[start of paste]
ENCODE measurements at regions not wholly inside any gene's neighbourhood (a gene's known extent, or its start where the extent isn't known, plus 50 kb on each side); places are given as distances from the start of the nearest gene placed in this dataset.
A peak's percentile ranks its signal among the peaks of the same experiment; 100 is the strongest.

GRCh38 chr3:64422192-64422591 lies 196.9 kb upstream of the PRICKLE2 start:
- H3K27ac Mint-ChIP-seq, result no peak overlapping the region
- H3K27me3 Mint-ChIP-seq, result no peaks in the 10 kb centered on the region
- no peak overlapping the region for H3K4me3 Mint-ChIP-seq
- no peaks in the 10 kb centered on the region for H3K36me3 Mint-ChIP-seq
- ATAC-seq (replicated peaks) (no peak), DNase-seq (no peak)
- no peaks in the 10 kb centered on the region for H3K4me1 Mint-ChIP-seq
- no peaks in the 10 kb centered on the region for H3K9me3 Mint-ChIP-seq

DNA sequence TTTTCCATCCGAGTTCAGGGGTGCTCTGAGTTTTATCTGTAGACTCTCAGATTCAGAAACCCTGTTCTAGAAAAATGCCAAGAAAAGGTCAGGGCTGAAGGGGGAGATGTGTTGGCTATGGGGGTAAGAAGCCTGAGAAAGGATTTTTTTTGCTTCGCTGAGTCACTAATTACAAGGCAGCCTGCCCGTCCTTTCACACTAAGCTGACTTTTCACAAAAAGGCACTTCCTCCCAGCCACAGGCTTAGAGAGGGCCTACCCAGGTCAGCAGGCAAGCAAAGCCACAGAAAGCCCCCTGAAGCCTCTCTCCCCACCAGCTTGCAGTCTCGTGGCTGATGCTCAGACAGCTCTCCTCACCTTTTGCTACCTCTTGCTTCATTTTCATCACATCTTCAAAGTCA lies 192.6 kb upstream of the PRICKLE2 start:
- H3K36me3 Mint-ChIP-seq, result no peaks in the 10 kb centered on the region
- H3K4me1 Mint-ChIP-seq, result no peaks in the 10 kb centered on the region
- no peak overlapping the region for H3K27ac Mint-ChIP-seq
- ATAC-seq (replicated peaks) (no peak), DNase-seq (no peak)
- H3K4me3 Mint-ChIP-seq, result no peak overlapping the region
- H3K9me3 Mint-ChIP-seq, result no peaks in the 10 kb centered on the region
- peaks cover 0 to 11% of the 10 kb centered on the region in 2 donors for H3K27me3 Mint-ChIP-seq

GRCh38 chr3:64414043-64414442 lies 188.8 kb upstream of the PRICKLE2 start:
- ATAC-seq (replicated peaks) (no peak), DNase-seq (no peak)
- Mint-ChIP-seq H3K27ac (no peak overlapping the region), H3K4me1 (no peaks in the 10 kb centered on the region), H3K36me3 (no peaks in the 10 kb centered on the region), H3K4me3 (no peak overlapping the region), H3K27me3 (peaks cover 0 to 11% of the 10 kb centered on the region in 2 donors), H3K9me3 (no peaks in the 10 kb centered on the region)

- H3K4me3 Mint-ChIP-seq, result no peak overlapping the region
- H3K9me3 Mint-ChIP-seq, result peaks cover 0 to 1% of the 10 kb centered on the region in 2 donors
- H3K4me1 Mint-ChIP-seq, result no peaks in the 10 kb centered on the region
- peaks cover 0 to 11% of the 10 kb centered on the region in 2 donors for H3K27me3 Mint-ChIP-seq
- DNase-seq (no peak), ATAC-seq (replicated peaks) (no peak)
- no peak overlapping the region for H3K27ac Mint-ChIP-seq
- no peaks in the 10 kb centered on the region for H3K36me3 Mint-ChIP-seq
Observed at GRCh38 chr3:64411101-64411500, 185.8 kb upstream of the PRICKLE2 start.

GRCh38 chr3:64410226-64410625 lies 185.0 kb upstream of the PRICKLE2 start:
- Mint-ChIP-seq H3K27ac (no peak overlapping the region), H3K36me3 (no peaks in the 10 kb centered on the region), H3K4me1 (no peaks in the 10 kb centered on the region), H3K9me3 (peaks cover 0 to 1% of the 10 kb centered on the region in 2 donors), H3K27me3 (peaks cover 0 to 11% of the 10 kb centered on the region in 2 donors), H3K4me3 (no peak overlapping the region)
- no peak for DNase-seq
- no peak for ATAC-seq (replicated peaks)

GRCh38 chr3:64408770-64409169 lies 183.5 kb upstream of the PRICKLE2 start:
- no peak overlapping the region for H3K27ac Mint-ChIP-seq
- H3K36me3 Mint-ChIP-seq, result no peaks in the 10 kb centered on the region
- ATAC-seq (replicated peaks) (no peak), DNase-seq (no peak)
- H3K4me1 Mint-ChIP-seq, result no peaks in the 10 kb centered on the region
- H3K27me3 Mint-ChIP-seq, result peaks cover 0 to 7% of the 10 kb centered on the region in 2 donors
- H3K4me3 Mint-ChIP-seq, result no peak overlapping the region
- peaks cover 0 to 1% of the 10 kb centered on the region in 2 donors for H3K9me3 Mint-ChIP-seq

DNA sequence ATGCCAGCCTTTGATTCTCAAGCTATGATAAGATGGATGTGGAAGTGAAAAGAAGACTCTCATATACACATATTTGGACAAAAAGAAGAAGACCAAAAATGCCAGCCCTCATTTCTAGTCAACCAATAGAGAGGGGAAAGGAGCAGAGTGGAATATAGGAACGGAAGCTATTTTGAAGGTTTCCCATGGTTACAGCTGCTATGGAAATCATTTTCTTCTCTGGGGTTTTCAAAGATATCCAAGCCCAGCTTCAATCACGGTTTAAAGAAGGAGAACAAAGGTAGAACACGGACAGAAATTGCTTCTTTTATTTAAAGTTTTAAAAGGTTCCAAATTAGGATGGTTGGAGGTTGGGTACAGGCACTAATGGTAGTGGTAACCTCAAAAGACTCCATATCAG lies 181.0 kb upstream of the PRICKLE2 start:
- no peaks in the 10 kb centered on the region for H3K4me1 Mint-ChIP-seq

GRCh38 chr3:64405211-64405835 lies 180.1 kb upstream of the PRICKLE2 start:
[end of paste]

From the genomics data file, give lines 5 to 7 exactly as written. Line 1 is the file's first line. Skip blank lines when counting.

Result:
- H3K27me3 Mint-ChIP-seq, result no peaks in the 10 kb centered on the region
- no peak overlapping the region for H3K4me3 Mint-ChIP-seq
- no peaks in the 10 kb centered on the region for H3K36me3 Mint-ChIP-seq